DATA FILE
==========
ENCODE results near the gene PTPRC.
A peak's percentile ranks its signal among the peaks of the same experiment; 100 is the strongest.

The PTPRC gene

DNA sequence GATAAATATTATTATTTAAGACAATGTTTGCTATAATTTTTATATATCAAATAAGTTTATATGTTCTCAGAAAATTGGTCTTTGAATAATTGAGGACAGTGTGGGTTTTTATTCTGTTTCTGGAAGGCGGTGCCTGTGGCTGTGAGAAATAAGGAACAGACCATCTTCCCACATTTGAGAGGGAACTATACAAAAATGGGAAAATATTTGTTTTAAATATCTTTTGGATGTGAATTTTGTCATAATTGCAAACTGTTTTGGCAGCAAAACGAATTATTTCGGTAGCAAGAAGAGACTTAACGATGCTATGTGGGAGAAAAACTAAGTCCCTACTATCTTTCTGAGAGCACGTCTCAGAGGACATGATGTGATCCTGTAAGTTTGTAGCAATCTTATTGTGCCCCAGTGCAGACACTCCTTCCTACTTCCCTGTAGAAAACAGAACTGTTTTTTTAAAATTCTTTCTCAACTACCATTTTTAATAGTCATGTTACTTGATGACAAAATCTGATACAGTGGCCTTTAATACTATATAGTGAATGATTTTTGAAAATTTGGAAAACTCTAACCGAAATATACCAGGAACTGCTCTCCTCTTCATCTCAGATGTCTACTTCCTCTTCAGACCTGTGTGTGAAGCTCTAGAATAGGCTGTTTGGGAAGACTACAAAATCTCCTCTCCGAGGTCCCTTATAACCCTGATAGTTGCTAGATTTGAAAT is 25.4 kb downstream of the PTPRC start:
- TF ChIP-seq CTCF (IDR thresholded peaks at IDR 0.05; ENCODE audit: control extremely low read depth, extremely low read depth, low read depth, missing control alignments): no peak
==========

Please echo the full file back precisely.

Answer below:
ENCODE results near the gene PTPRC.
A peak's percentile ranks its signal among the peaks of the same experiment; 100 is the strongest.

The PTPRC gene

DNA sequence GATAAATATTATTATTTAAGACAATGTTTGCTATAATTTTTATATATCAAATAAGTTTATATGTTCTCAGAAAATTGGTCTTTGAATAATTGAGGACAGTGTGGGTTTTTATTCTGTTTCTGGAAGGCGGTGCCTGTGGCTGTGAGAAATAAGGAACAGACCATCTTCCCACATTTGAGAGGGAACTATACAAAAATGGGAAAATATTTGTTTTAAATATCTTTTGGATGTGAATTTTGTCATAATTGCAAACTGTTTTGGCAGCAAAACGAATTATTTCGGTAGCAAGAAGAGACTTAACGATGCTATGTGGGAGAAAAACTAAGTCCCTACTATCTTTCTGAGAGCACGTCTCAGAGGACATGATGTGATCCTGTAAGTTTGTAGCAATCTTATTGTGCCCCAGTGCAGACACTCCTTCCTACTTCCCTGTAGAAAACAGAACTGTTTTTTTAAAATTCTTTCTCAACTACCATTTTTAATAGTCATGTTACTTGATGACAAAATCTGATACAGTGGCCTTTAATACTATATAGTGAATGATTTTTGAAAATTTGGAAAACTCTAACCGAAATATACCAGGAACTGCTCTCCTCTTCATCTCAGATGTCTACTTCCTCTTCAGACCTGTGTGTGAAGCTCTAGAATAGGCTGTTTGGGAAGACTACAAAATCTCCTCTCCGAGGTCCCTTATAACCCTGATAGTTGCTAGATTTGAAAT is 25.4 kb downstream of the PTPRC start:
- TF ChIP-seq CTCF (IDR thresholded peaks at IDR 0.05; ENCODE audit: control extremely low read depth, extremely low read depth, low read depth, missing control alignments): no peak